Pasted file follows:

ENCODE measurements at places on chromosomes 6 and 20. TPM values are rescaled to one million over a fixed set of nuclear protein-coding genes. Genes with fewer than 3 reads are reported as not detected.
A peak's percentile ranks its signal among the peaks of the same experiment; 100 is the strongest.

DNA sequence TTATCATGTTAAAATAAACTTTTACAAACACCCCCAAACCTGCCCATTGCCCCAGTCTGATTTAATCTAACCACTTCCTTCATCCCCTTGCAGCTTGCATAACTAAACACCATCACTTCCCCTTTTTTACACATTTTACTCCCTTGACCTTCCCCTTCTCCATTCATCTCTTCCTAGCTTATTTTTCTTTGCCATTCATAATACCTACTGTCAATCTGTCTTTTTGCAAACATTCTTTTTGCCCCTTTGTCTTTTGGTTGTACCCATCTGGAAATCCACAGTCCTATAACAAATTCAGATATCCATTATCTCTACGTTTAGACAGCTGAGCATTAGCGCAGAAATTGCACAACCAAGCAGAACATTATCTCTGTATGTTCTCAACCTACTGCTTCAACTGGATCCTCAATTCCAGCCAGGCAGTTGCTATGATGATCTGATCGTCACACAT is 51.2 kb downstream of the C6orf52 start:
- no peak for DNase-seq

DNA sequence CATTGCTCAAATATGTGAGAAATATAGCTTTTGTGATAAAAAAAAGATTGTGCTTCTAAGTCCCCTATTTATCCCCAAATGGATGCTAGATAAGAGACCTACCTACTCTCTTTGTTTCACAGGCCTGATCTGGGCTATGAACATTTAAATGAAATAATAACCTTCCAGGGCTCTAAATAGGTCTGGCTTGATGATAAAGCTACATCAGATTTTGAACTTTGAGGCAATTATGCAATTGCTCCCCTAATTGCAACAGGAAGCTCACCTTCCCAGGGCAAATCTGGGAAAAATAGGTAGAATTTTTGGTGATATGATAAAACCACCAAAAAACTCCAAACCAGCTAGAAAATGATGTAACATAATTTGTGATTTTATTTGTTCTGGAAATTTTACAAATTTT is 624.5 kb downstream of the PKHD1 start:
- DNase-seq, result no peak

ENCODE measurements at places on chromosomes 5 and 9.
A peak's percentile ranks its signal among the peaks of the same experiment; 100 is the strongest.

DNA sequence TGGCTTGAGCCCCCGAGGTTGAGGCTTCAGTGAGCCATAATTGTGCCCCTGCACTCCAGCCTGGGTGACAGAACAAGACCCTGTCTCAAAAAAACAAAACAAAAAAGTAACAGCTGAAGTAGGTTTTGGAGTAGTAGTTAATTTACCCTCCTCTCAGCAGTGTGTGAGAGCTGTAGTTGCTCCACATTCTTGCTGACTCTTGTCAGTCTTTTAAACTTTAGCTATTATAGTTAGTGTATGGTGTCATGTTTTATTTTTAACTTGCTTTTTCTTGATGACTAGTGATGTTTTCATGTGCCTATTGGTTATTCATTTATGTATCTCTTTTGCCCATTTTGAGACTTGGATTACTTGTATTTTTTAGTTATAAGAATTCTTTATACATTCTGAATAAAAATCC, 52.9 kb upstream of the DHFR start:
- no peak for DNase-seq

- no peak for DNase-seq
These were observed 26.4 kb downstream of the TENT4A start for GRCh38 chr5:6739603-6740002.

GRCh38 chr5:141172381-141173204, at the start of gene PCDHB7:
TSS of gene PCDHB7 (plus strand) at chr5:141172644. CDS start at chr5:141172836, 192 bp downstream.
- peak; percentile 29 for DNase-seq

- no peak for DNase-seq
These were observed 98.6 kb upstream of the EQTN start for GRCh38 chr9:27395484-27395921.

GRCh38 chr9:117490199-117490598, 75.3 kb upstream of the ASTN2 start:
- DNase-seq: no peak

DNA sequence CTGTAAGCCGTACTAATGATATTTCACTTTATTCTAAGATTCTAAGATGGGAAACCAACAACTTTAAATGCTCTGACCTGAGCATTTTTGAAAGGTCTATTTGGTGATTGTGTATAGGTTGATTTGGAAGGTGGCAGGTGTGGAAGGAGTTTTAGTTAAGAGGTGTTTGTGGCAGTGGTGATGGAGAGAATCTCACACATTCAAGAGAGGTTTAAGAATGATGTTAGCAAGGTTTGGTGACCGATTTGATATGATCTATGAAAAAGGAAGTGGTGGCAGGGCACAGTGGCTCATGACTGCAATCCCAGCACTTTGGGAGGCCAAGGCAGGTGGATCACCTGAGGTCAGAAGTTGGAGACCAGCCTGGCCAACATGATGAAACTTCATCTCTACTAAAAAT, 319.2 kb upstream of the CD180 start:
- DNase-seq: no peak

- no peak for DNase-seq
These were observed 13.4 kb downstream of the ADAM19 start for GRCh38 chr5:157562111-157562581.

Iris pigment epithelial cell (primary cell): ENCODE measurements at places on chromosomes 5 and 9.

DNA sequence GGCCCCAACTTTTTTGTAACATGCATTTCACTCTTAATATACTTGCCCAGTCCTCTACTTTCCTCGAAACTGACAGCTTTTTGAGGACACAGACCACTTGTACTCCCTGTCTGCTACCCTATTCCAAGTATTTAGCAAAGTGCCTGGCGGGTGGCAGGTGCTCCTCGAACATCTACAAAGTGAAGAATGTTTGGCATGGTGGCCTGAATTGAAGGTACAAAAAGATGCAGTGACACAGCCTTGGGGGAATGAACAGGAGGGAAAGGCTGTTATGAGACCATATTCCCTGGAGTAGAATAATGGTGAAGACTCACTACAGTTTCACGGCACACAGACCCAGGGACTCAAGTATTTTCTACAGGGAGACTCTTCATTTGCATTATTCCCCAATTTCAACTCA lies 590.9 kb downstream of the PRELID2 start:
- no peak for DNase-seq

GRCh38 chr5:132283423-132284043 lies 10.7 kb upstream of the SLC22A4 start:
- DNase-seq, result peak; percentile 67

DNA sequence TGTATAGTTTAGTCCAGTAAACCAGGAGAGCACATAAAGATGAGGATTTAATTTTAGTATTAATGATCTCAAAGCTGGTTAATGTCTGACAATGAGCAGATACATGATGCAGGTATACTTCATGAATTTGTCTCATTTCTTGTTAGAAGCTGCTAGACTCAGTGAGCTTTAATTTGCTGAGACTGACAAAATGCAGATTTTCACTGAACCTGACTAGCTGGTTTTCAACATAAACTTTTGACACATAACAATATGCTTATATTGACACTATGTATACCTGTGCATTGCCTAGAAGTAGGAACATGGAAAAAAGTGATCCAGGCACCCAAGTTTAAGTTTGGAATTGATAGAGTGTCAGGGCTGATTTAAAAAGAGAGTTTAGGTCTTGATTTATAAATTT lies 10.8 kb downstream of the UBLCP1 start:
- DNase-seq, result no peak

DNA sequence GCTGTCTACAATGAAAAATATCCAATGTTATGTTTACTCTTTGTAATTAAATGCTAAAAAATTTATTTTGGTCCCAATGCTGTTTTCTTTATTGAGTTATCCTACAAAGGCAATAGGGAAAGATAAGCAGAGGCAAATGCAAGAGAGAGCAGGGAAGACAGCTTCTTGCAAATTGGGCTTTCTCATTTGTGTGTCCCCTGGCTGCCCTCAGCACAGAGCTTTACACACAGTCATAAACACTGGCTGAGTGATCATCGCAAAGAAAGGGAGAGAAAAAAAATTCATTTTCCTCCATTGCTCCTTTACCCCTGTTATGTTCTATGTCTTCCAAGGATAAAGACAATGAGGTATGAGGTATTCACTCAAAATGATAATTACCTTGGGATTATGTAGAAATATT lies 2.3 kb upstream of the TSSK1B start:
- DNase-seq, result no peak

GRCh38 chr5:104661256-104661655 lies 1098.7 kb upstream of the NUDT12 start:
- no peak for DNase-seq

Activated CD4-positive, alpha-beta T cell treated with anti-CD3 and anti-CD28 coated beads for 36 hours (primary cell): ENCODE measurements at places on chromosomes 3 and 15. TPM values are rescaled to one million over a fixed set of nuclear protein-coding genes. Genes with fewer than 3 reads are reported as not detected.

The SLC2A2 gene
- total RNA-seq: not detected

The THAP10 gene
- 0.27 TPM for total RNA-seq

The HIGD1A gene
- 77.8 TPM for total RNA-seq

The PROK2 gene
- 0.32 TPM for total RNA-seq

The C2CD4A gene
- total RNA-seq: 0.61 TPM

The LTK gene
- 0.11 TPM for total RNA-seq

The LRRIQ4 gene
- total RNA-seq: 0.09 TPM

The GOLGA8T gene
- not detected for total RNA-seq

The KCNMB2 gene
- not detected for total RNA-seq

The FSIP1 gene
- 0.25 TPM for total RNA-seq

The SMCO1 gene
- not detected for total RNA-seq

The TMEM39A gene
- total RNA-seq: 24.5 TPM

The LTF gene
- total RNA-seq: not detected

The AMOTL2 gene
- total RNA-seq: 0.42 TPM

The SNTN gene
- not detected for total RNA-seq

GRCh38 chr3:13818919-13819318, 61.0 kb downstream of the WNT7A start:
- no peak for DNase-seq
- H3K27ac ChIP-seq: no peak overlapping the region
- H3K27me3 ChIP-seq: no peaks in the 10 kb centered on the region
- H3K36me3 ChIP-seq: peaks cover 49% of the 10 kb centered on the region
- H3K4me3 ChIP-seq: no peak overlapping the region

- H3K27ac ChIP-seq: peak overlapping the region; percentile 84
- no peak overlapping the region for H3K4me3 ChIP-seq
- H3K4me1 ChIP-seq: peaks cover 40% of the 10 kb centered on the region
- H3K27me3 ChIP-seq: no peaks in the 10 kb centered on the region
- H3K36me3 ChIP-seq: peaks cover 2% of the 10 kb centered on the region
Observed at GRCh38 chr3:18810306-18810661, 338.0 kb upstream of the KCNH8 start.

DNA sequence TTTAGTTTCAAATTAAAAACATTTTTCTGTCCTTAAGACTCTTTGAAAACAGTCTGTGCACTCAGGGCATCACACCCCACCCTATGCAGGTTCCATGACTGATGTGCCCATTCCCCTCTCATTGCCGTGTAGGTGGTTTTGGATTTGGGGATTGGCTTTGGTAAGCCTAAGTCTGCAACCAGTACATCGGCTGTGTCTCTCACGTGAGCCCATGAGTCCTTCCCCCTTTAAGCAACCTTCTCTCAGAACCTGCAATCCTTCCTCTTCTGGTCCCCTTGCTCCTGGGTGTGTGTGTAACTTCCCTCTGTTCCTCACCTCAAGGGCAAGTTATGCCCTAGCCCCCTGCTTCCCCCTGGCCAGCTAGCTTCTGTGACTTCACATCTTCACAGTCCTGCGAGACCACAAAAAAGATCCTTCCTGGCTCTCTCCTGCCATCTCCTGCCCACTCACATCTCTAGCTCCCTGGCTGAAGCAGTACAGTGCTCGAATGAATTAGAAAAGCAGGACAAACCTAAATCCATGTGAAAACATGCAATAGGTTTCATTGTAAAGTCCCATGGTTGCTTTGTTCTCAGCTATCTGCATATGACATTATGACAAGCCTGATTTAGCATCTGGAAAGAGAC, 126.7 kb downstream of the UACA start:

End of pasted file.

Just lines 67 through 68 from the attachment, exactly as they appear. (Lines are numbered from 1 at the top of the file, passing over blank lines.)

- no peak for DNase-seq
- H3K27ac ChIP-seq: no peak overlapping the region